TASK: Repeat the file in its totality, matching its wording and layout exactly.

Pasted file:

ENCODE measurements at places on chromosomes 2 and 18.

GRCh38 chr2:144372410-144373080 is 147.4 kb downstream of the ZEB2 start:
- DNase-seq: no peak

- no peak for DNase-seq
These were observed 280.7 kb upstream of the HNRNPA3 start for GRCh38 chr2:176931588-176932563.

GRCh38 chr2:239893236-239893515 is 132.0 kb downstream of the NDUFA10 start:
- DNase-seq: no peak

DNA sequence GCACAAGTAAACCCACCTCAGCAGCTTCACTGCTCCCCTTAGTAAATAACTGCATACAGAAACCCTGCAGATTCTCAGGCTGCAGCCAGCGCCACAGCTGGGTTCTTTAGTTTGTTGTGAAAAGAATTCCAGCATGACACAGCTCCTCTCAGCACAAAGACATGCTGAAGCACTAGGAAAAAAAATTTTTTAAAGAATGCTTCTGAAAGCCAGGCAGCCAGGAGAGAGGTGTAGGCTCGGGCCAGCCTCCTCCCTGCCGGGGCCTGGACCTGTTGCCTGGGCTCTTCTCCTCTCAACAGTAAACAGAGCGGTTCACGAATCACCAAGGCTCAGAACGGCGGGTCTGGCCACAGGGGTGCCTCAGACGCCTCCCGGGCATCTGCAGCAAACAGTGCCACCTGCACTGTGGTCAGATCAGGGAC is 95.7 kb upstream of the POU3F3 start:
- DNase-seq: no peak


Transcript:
ENCODE measurements at places on chromosomes 2 and 18.

GRCh38 chr2:144372410-144373080 is 147.4 kb downstream of the ZEB2 start:
- DNase-seq: no peak

- no peak for DNase-seq
These were observed 280.7 kb upstream of the HNRNPA3 start for GRCh38 chr2:176931588-176932563.

GRCh38 chr2:239893236-239893515 is 132.0 kb downstream of the NDUFA10 start:
- DNase-seq: no peak

DNA sequence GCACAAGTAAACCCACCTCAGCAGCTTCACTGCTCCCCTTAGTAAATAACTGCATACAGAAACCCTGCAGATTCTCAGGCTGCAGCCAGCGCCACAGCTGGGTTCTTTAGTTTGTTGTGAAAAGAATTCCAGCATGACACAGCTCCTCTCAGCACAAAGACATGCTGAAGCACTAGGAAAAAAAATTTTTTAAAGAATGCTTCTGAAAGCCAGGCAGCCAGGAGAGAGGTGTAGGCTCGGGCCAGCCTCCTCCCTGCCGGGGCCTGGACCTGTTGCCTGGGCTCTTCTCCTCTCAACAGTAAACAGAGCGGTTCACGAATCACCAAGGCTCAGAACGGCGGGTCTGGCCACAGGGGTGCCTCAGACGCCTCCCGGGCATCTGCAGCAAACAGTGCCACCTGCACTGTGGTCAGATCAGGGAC is 95.7 kb upstream of the POU3F3 start:
- DNase-seq: no peak